Monday, February 21, 2011

Homeschooling to college

We are long-term homeschoolers. Since we are outside the norm, we often get questions like, "What about high school?" and "How will they get into college?"

Our oldest daughter is in the "11th grade" (what ever that means for a homeschooler). So, the college question is very much on our minds. Since she is our first, she is also our learner child. If our strategy doesn't work well for her, we can try something different for the next kid.

This is our college strategy:

She will attend community college for a year or two and then transfer to a 4 year university. Our oldest has started her second class at a local community college and we plan for increasingly more classes during her "senior" year of homeschooling.

Our local community college system allows concurrent enrollment. High school juniors and seniors can take up to 6 per semester for free. I think they can take even for than 6 per semester if their principal (me) signs a waver.

However, our oldest daughter is also taking all the standardized tests (SAT, ACT), so that she could apply as a freshman. The universities that she would like to attend will take homeschool students with reasonable SAT or ACT scores. These universities require higher scores for the homeschool students than the traditional students. Our oldest tests well, so it shouldn't be an issue.

A friend's son ran into problems applying to a university we are considering. He scored high on the SAT but they wouldn't accept his CHSPE (California High School Proficiency Exam) as proof of high school completion. The wanted him to pass the GED. However, students are NOT allowed to take the GED until they are 18 years old, which is a little late for the regular application period. There is an exception to the GED testing age. Youth who have been incarcerated can take the GED early. We joked that he needed to get himself arrested so that he could take the GED, so that he could go to college on track with his friends.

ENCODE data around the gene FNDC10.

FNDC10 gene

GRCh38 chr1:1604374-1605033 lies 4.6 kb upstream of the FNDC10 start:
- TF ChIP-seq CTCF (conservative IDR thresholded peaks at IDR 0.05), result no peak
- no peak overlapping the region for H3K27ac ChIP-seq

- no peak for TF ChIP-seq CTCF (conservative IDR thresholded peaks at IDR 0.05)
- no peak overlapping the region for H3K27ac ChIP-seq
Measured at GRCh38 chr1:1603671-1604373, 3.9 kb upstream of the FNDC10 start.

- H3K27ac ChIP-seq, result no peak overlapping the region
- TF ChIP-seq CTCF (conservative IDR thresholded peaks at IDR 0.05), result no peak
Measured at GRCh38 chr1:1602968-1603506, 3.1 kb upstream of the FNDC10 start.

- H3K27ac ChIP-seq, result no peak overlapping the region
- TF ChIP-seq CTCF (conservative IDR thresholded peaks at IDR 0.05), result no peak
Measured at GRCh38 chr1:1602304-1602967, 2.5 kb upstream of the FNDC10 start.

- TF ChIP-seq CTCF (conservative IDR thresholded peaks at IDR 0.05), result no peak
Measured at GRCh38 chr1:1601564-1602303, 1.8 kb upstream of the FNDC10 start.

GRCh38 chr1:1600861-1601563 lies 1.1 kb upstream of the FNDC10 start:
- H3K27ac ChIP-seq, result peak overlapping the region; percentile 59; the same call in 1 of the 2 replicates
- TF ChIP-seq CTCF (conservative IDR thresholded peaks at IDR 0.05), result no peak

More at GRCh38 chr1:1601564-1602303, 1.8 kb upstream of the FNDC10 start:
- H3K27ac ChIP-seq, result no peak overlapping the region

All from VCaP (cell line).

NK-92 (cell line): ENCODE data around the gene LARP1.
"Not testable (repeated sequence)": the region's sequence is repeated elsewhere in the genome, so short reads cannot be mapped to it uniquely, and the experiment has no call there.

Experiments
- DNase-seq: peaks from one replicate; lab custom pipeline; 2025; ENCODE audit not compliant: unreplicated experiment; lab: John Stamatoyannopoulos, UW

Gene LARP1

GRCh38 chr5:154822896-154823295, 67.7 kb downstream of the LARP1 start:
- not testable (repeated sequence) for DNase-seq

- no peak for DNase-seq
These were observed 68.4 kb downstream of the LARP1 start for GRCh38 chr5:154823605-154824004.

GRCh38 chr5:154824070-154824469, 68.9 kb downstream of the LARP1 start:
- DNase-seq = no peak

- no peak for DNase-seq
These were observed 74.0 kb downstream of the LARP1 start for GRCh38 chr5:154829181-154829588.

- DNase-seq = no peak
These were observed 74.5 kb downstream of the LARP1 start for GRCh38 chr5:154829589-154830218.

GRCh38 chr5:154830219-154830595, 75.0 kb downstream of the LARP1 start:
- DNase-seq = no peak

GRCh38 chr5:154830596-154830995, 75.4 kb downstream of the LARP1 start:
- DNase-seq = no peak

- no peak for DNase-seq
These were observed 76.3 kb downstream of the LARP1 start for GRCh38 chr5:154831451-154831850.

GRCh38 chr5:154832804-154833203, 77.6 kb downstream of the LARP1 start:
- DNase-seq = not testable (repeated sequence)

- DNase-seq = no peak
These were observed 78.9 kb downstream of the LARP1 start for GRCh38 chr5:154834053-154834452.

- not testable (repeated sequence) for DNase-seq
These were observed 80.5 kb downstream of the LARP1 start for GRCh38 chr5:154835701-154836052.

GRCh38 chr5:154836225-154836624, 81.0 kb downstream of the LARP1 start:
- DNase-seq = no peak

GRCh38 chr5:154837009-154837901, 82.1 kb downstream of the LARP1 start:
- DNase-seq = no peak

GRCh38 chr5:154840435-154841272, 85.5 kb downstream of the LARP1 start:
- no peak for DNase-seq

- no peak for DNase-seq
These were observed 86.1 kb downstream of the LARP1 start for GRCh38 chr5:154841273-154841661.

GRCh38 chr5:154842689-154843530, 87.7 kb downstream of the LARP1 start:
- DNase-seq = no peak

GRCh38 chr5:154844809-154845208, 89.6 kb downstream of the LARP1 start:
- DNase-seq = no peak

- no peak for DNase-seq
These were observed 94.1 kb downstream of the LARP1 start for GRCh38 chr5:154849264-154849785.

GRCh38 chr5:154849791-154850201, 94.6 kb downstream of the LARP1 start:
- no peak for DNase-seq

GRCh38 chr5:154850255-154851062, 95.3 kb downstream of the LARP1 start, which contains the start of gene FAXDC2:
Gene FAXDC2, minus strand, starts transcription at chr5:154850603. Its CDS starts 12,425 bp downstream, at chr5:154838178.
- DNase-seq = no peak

We hope to avoid this issue with a transcript from the community college. However, we also hope to get scholarship offers from the SAT and ACT scores.

In addition to the community college classes, we are encouraging our daughter to take a few CLEP tests. I started university as a sophomore because of CLEP credits. However, the universities that are on the top of her list don't accept CLEP credits. Since many of the California Universities do accept the credits and we don't know where she will end up yet, we figure it can't hurt to have the credits. If the school doesn't accept the credit, it can still make her homeschool transcript look more impressive.

Our goal is for our daughter to get accept to a good university with a scholarship of some sort. We will keep you posted on how well this plan works for us.


C T said...

Did the friend's son try applying as an "early enrollment" student? I left high school after my junior year and started at the university full-time the next year. Since I was an "early enrollment" student, it didn't matter to anyone that I never graduated from high school. My BS and JD since have established that I wasn't just a high school dropout. ;)

Three Turtles and Their Pet Librarian said...